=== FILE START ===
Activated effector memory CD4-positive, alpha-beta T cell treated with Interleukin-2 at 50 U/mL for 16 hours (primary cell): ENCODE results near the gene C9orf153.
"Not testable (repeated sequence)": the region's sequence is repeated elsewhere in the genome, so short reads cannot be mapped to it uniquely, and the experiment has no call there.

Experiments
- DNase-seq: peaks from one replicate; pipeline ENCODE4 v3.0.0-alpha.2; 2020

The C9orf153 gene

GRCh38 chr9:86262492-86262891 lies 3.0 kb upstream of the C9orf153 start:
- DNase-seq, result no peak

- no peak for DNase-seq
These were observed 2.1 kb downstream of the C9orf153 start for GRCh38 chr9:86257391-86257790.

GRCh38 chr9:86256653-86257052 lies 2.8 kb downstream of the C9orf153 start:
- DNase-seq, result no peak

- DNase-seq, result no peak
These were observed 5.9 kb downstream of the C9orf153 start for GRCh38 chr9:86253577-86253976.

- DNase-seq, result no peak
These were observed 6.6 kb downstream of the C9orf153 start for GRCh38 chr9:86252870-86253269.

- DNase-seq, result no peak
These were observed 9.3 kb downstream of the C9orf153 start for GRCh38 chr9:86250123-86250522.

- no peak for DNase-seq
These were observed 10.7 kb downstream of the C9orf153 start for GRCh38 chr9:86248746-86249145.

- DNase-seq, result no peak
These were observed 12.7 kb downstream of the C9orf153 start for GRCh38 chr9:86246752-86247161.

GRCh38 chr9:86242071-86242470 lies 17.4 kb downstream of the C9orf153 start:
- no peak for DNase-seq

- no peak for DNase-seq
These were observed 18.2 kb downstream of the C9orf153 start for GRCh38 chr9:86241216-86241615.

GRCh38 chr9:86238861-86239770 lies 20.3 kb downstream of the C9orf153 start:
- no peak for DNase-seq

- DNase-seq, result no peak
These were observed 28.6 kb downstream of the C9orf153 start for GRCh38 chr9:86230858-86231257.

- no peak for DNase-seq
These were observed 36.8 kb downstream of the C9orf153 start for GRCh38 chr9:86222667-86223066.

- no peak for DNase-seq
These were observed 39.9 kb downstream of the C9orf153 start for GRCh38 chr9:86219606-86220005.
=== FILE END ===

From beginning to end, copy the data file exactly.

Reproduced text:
Activated effector memory CD4-positive, alpha-beta T cell treated with Interleukin-2 at 50 U/mL for 16 hours (primary cell): ENCODE results near the gene C9orf153.
"Not testable (repeated sequence)": the region's sequence is repeated elsewhere in the genome, so short reads cannot be mapped to it uniquely, and the experiment has no call there.

Experiments
- DNase-seq: peaks from one replicate; pipeline ENCODE4 v3.0.0-alpha.2; 2020

The C9orf153 gene

GRCh38 chr9:86262492-86262891 lies 3.0 kb upstream of the C9orf153 start:
- DNase-seq, result no peak

- no peak for DNase-seq
These were observed 2.1 kb downstream of the C9orf153 start for GRCh38 chr9:86257391-86257790.

GRCh38 chr9:86256653-86257052 lies 2.8 kb downstream of the C9orf153 start:
- DNase-seq, result no peak

- DNase-seq, result no peak
These were observed 5.9 kb downstream of the C9orf153 start for GRCh38 chr9:86253577-86253976.

- DNase-seq, result no peak
These were observed 6.6 kb downstream of the C9orf153 start for GRCh38 chr9:86252870-86253269.

- DNase-seq, result no peak
These were observed 9.3 kb downstream of the C9orf153 start for GRCh38 chr9:86250123-86250522.

- no peak for DNase-seq
These were observed 10.7 kb downstream of the C9orf153 start for GRCh38 chr9:86248746-86249145.

- DNase-seq, result no peak
These were observed 12.7 kb downstream of the C9orf153 start for GRCh38 chr9:86246752-86247161.

GRCh38 chr9:86242071-86242470 lies 17.4 kb downstream of the C9orf153 start:
- no peak for DNase-seq

- no peak for DNase-seq
These were observed 18.2 kb downstream of the C9orf153 start for GRCh38 chr9:86241216-86241615.

GRCh38 chr9:86238861-86239770 lies 20.3 kb downstream of the C9orf153 start:
- no peak for DNase-seq

- DNase-seq, result no peak
These were observed 28.6 kb downstream of the C9orf153 start for GRCh38 chr9:86230858-86231257.

- no peak for DNase-seq
These were observed 36.8 kb downstream of the C9orf153 start for GRCh38 chr9:86222667-86223066.

- no peak for DNase-seq
These were observed 39.9 kb downstream of the C9orf153 start for GRCh38 chr9:86219606-86220005.